December 23, 2011 // Franchising.com // From reducing sodium content across the menu and fortifying its bread with calcium and vitamin D, to opening locations in airports, college campuses, high schools, health clubs and hospitals, and one made entirely out of recycled material, it’s clear that Subway has stayed ahead of the quick service restaurant pack as it grows, adapts and reinvents itself at every twist and turn.
With more than 35,800 individually owned and operated locations, this year Subway became the world’s largest restaurant chain in terms of number of locations, and was just named the top ranked restaurant brand in Entrepreneur magazine’s annual Franchise 500 listings. (The magazine’s January 2012 issue and website also lists Subway as the #2 overall franchise opportunity, #2 fastest growing franchise and the #2 Global franchise.)
We thought it interesting to show how this has happened, and how Subway plans to continue growing by providing opportunities to local folks who want to run their own business, while filling what could have remained vacant retail space, and providing jobs in their communities.
Subway restaurants are just about everywhere, from bustling city centers and suburban shopping malls to bucolic rural communities, bringing great tasting, made to order subs (many of which are low in fat) to sandwich lovers in 98 countries.
In 2011, Subway opened more than 2,100 restaurants worldwide, including 1,000 new locations just in the U.S. and Canada alone—resulting in approximately 21,000 new foodservice job and career opportunities. And this doesn’t include jobs in ancillary fields, such as construction, logistics, equipment manufacturing, food processing, maintenance, etc.—an extraordinary achievement for any business, especially during these turbulent economic times.
One of the ways that Subway has managed to grow by leaps and bounds is to open restaurants in what are known in the industry as non-traditional spaces—often considered by others to be too small, inconvenient or impractical to set up shop—places such as inside convenience stores, factories, department stores, train stations, museums, hotel lobbies, and movie theaters, just to name a few. In 2011, Subway opened its 8,000th such location.
Some of the more unique sites where Subway restaurants can be found include a Goodwill Industries training center in South Carolina, and the True Bethel Baptist church in Buffalo, New York (the restaurants are used to teach job skills to disadvantaged members of the community), a floating restaurant aboard a river boat in Germany, and the construction site of the new World Trade Center in New York City (it sits on an elevated platform that rises as the construction of the building progresses and is only accessible to construction workers). Other unique locations include an automobile assembly plant; several new car showrooms, a pharmacy; a brewery; and a combination laundry and tanning salon.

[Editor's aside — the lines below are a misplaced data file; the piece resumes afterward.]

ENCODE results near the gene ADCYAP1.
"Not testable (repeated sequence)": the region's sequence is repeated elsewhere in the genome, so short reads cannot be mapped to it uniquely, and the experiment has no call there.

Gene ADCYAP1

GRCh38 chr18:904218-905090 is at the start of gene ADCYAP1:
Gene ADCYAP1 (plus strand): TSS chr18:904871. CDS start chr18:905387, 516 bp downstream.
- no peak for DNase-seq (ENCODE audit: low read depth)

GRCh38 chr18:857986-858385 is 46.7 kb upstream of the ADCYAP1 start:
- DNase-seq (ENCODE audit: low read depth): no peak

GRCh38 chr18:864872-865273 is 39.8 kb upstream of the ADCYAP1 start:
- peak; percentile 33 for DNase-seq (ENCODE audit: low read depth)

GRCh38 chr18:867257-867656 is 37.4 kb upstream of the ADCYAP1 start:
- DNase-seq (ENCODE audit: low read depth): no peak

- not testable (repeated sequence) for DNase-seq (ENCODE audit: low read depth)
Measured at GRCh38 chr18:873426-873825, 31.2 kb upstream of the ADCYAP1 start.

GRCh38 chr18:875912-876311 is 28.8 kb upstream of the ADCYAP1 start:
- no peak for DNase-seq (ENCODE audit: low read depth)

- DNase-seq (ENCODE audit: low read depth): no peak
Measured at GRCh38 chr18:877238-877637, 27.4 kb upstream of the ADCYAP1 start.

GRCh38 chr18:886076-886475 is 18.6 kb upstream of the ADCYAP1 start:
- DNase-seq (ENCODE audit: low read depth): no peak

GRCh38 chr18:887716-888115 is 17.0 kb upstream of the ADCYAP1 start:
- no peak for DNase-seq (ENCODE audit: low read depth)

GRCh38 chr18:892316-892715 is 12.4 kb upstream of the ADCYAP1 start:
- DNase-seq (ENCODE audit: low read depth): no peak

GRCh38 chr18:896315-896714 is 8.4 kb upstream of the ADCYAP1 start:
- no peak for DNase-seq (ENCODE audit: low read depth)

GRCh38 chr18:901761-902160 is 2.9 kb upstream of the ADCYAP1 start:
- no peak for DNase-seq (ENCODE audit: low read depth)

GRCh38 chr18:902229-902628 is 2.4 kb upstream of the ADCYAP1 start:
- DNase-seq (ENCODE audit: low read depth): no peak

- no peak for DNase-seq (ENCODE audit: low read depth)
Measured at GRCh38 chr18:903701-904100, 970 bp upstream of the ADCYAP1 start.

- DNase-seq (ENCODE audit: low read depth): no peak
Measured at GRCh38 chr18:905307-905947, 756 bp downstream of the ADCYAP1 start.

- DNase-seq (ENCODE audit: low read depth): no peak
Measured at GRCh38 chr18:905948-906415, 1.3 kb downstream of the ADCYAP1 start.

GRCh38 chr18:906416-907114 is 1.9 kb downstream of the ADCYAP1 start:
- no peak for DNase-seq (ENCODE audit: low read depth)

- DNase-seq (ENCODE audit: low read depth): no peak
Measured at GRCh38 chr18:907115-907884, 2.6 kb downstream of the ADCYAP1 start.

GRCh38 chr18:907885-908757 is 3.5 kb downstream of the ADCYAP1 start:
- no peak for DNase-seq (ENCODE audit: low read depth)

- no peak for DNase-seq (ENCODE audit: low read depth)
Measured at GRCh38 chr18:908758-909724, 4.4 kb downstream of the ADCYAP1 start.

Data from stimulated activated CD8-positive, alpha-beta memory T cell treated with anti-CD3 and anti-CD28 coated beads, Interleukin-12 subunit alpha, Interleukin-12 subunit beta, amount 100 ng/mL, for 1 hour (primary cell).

One very compelling story is that of the Subway restaurant owned and operated by Bob and Darleen Ecoffey. Their franchise, on the Pine Ridge Indian reservation in South Dakota, home of the Oglala Sioux, is one of the few places in the area where locals have access to fresh vegetables. It sits in the middle of a food desert, defined by the U.S. Department of Agriculture as a low-income community without ready access to healthy and affordable food. Bob, who is also the local Bureau of Indian Affairs superintendent, says that because healthy foods like fresh fruits and vegetables are so expensive due to their remote location they are generally out of reach to residents. In a downtown without shopping malls, movie theaters, banks or other big businesses, their restaurant is busy all day long, serving customers looking for healthier options and an alternative to pricey produce.
Subway has many compelling stories to tell, but few can tell them as well as our Chief Development Officer, Don Fertman. Don, who was featured on the Subway episode of Undercover Boss, is uniquely qualified to provide insight into one of the world’s most recognized restaurant brands. Prior to his arrival at Subway HQ in 1981, he was affiliated with the company through his previous career as a freelance writer and musician, which included writing and performing jingles that promoted the Subway brand nationwide. He has seen the chain grow from 166 locations at the time he began his career to almost 36,000 locations in 98 countries.
We would be happy to get on the phone to talk with you about these or any other Subway restaurants or about how the company got where it is today and where it will be tomorrow.
Public Relations Specialist
Franchise World Headquarters, LLC
325 Bic Drive
Milford, CT 06461
(800) 888-4848, ext.1683